I really dig up the garlic the week before last but it has been drying and I only cleaned it up last week. We grew elephant garlic and a variety called Marco as this was the only varoety at the nursery when I went to buy it.
Marco has done very well and produced good sized bulbs. The opposite is true for the elephant garlic which has produced bulbs smaller that I would expect. The photo above on the left shows an elephant garlic next to a bulb of Marco. If anything Marco on the right is the larger of the two.
One issue is that the cloves in some bulbs have split apart as shown in the photo above on the right. I'm not sure why this has happened bit the cloves still look useable.
We pick salad leaves and a mini cucumber each day. We also like to add a sprig of mint to our salads and sandwiches. We've found the salad leaves more useful than the whole lettuces and so have bought some more varieties of seeds to sow in the salad bar.
We almost mossed that some of the figs in the greenhouse had ripened. We actually picked ten fruits but six aren't in the photo as we thought they were over-ripe and probably useless. Happily we were wroing and they were fine.
The sweet peas and courgettes are now getting intto the swing and providing regular pickings.Friday's harvest
Friday's harvest brought a couple of surprises. Some of our berry fruit is either starting to either wind down or we have picked plenty to store in the freezer but I noticed the first few fruits had ripened on our thornless blackberry - Loch Ness. This variety always seems much earlier than the thorny varieties but the ripening of the first fruits always takes me by surprise.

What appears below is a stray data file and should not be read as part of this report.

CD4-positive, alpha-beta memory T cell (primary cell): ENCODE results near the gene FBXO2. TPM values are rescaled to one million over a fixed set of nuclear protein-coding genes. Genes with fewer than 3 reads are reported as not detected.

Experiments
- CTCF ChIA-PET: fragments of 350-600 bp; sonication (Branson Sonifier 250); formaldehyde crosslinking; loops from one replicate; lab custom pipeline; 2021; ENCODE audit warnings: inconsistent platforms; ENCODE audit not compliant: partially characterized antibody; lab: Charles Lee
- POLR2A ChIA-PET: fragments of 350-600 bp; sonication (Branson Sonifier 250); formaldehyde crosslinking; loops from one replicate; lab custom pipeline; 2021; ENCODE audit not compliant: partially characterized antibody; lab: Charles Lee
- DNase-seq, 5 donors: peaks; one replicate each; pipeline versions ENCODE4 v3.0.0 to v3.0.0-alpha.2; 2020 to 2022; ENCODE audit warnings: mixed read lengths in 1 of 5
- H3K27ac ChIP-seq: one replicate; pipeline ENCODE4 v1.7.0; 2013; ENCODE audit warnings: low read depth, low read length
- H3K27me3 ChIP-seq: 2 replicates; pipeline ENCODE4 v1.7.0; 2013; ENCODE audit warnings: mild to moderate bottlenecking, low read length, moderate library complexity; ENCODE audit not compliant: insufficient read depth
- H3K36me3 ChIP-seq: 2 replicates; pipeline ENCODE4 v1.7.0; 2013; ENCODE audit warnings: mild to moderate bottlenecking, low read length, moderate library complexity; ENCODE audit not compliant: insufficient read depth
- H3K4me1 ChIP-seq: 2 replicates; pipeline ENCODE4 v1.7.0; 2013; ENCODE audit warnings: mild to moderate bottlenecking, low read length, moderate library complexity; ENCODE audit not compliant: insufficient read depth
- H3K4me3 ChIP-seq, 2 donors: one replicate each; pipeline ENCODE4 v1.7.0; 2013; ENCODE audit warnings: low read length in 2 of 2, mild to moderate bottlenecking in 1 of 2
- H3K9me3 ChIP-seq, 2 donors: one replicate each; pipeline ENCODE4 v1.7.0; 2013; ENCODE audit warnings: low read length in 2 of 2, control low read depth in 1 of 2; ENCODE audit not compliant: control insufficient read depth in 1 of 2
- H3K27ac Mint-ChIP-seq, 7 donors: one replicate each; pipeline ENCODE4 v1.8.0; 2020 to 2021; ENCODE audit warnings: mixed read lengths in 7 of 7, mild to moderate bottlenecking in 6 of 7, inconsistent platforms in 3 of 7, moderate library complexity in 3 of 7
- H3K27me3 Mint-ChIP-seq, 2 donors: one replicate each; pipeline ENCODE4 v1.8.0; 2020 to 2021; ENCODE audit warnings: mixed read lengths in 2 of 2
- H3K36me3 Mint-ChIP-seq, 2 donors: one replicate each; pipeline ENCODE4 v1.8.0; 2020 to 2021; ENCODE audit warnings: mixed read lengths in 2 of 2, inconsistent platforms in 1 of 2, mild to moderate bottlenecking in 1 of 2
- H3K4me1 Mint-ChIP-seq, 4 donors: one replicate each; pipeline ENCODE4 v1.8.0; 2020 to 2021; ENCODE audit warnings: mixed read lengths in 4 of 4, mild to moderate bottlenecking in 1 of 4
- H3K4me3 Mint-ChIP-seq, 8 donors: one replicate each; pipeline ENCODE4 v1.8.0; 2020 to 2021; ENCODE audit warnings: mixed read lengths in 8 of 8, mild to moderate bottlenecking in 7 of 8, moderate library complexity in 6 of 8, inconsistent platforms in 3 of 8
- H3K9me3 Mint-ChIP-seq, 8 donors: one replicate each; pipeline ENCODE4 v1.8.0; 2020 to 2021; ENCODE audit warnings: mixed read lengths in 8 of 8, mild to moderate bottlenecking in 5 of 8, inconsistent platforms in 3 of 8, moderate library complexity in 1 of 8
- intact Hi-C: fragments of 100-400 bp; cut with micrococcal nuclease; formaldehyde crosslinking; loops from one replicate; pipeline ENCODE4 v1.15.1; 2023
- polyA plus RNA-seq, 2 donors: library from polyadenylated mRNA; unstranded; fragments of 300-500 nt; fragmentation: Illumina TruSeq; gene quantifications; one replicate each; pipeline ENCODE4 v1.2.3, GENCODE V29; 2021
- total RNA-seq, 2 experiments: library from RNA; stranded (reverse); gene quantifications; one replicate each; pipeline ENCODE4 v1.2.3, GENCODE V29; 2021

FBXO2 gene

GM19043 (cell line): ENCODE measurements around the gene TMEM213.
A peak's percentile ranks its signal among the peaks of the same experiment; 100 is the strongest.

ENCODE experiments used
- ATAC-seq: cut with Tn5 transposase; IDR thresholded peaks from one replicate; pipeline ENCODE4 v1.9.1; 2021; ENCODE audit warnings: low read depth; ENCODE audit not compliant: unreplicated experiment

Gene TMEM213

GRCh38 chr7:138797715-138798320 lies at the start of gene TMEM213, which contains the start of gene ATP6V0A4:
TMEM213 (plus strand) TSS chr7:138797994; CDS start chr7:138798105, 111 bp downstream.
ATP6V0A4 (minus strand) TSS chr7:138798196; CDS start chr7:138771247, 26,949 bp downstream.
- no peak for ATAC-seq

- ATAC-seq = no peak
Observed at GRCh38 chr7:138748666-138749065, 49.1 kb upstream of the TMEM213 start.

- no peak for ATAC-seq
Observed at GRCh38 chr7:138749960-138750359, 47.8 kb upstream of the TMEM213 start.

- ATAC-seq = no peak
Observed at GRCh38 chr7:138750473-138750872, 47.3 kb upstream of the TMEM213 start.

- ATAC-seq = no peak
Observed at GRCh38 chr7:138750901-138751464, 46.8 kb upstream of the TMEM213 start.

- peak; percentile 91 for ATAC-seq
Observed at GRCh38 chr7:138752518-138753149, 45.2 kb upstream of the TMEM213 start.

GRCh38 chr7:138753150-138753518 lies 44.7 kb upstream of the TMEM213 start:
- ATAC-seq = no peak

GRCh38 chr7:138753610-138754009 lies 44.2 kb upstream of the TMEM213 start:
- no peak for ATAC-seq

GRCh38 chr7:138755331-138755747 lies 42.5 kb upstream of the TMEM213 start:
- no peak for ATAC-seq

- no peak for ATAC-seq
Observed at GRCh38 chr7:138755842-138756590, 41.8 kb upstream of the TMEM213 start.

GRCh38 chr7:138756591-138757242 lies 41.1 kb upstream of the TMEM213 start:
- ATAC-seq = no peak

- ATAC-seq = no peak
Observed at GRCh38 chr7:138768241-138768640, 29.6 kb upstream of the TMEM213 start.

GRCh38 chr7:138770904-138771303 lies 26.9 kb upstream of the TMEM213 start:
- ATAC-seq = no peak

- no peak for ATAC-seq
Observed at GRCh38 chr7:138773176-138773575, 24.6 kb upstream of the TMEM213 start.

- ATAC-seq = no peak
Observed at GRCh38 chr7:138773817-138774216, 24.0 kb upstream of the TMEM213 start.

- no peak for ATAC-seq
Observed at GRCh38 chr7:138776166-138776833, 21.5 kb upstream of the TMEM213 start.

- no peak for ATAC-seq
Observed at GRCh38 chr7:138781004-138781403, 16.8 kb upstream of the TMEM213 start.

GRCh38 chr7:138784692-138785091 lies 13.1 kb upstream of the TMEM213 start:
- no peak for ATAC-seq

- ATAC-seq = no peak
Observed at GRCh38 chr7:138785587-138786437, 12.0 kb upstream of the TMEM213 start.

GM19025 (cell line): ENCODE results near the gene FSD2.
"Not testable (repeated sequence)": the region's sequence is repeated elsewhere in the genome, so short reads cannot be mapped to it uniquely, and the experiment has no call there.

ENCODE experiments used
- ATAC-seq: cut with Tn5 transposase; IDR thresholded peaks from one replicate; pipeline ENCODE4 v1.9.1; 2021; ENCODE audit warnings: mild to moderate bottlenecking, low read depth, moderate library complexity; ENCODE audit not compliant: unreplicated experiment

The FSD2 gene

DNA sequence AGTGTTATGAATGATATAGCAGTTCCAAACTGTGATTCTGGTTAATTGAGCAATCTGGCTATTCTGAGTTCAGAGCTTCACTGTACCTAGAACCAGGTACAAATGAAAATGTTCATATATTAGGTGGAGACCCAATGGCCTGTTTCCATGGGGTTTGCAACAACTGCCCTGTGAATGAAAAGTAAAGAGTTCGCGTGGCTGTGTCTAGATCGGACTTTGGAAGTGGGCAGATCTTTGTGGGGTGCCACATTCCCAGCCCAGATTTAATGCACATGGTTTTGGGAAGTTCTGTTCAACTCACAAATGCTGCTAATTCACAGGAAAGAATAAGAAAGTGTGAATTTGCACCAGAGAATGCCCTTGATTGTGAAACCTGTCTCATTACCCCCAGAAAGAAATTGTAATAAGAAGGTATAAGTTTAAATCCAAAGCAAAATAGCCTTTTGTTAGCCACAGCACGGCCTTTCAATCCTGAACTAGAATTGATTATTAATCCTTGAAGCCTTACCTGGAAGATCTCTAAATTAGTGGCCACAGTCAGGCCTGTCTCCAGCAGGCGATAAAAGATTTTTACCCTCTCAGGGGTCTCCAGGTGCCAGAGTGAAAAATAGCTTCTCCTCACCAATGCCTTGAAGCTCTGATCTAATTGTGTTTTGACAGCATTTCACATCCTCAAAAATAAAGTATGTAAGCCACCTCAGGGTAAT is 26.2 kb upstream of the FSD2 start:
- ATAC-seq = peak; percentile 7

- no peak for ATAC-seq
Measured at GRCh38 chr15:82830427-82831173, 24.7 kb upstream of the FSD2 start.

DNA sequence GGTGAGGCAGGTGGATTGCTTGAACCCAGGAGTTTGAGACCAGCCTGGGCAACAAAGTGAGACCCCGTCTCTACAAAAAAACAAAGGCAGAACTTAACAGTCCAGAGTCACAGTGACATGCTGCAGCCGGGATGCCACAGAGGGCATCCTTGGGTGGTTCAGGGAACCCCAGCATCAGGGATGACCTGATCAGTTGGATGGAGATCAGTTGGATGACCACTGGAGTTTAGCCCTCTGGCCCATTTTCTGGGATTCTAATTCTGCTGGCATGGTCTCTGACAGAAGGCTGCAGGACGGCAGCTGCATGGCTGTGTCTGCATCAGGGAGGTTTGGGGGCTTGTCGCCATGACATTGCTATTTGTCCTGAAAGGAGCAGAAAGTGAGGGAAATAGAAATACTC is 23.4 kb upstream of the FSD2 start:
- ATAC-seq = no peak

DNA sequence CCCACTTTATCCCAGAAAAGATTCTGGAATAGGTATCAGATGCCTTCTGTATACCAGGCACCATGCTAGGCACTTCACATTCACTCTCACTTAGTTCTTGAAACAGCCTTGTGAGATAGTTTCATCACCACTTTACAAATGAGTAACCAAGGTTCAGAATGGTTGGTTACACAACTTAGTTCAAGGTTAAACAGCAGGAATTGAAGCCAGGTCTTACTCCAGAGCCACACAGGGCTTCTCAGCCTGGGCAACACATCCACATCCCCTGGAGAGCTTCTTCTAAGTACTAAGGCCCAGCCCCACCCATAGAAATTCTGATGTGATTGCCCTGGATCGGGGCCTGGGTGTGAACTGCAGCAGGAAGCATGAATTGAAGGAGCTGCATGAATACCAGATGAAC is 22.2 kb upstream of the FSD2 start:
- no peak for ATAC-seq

In an earlier post I mentioned that the blackcurrants were smaller that usual, well now the later fruit us a much better size.
The second surprise fell to Martyn. He was clearing weeds from the concrete bed destined for planting our winter brassicas when he came across a crop of volunteer potatoes, They had produced quite a good crop of unblemished potatoes especially surprising considering the bone dry rock hard medium that they were growing in. (We are desperately hoping for some rain now to give us half a chance of planting the brassicas).
Peas and climbing beans are also struggling through lack of moisture. We try to prioritise them when watering but to give them enough would require an agricultural water cannon.
We did manage a picking of peas and some yellow - Golden Sweet - (More pale green to me) and green - Carouby de Maussane - mangetout.
We lifted some of the autumn planted onions which have done really well being one crop to have thrived in the dry conditions. Even the red variety that can be a bit temperamental have produced good bulbs. They haven't been watered at all but still haven't died down completely. In fact this year it is hard to distinguish between the autumn and spring planted onions